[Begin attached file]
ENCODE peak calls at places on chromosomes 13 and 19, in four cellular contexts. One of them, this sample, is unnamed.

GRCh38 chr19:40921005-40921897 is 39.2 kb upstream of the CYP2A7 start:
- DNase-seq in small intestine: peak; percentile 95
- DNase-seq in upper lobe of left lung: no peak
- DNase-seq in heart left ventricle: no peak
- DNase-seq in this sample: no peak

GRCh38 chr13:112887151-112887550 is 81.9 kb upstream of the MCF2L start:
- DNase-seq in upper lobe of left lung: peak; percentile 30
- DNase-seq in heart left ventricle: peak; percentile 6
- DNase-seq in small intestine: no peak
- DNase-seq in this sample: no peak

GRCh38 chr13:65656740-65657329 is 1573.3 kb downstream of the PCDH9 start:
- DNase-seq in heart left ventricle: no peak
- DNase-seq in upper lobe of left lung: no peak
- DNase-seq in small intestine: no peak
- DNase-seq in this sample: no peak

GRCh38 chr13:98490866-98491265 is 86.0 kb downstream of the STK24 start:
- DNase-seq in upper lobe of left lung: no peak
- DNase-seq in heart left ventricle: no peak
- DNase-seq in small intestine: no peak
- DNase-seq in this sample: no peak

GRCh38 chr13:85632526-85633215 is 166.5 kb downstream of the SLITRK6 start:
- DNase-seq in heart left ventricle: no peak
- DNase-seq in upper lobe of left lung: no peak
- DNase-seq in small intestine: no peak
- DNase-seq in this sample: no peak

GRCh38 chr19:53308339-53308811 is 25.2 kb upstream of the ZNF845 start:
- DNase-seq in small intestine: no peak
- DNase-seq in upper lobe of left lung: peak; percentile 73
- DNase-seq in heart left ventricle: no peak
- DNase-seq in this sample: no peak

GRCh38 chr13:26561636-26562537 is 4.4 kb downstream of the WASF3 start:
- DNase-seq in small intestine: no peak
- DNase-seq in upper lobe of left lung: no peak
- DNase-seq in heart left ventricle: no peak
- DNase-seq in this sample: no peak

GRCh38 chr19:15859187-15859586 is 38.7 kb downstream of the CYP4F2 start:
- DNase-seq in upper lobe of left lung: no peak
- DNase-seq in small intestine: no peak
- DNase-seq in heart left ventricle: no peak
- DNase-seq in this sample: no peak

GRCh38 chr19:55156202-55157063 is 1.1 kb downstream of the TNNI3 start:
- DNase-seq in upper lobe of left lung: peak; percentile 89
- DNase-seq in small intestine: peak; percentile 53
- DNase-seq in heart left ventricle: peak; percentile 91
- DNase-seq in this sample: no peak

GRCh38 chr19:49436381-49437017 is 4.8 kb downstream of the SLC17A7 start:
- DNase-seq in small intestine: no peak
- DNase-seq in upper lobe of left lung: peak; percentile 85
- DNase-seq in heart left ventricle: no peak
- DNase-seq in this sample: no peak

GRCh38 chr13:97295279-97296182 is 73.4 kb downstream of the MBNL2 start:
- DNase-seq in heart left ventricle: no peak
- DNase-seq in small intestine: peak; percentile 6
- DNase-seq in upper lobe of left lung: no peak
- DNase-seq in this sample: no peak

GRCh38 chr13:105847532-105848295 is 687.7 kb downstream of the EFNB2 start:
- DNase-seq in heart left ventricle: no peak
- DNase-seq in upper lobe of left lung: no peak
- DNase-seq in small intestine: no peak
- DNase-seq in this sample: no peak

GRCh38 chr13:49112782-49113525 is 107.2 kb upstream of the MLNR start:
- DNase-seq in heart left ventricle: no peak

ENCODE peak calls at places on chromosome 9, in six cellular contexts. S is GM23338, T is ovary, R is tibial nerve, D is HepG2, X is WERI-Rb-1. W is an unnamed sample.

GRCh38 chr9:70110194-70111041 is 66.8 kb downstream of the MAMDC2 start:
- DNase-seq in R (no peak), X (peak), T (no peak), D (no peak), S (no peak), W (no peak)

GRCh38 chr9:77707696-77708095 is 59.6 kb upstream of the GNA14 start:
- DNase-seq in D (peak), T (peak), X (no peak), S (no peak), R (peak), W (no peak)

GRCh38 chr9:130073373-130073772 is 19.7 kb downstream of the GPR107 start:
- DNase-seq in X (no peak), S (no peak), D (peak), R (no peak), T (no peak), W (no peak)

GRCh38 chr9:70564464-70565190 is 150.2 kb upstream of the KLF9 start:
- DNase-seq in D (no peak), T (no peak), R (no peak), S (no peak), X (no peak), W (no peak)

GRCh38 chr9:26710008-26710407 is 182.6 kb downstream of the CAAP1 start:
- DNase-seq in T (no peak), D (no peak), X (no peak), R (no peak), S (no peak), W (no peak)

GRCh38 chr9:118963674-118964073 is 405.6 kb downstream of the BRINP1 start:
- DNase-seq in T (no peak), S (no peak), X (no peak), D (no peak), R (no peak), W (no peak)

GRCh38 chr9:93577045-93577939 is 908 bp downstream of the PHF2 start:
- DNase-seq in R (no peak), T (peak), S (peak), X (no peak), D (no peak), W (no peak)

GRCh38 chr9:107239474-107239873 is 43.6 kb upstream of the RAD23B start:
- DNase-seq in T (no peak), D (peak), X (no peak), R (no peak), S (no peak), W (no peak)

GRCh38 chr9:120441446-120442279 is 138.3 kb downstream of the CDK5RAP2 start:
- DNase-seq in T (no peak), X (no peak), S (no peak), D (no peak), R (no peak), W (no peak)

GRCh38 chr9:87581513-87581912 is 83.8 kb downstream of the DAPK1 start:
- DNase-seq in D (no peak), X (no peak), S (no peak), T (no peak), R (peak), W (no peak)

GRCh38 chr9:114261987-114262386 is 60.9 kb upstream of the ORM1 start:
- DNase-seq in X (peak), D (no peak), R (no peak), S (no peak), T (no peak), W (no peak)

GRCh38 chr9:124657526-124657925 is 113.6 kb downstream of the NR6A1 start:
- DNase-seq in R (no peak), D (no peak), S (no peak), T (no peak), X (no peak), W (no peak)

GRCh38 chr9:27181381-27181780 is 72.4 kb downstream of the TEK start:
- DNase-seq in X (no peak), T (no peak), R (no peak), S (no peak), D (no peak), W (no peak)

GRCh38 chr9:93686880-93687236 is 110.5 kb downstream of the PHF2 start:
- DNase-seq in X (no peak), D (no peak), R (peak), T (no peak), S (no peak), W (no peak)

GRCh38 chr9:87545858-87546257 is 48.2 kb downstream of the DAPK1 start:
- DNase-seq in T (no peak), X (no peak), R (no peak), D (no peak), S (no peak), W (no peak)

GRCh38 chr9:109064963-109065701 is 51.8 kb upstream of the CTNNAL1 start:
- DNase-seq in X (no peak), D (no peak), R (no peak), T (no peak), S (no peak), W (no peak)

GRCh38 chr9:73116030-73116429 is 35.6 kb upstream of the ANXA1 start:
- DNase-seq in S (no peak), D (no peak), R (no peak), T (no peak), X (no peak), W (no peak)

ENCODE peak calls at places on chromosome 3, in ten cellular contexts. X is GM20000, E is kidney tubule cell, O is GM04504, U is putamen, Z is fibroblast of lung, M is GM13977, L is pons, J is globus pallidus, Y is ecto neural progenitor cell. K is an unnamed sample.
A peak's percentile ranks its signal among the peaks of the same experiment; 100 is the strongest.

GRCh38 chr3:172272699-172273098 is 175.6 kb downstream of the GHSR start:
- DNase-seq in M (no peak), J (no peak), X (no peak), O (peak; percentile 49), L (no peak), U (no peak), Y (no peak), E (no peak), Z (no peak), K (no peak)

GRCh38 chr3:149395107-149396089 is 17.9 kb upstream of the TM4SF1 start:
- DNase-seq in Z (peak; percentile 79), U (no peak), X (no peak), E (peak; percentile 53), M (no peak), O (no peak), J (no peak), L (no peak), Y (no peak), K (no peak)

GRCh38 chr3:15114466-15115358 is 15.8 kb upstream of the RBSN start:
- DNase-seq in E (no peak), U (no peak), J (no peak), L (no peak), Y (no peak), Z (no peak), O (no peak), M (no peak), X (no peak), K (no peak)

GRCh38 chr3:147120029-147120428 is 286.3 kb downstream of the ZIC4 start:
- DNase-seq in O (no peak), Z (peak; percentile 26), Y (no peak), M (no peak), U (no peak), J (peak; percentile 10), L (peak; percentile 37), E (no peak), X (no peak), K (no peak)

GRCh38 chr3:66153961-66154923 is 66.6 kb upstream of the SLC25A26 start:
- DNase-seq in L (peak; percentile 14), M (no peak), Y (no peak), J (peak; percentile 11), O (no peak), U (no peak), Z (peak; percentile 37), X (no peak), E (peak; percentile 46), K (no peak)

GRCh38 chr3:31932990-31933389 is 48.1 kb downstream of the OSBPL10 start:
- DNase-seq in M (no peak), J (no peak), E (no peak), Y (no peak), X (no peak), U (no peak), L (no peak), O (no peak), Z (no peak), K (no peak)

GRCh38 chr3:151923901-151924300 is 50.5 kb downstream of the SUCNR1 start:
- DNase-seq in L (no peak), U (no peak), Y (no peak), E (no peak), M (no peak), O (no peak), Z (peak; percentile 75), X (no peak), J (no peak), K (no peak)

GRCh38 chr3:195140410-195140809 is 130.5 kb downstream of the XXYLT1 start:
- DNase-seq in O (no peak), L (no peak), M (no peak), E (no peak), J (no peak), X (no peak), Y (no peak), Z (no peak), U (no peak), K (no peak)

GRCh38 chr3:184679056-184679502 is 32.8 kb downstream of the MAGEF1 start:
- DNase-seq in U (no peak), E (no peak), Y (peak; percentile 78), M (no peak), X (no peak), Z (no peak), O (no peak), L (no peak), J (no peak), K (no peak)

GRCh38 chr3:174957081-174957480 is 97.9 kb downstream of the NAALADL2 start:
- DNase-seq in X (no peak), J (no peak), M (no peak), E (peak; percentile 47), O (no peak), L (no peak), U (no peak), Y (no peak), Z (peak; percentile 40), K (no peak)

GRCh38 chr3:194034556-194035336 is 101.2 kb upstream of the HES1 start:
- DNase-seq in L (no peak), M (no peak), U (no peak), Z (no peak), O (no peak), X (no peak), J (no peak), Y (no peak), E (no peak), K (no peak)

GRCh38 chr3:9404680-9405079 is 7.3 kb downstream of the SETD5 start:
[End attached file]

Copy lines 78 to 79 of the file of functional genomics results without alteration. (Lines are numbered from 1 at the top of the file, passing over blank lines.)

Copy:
- DNase-seq in R (no peak), T (peak), S (peak), X (no peak), D (no peak), W (no peak)

GRCh38 chr9:107239474-107239873 is 43.6 kb upstream of the RAD23B start: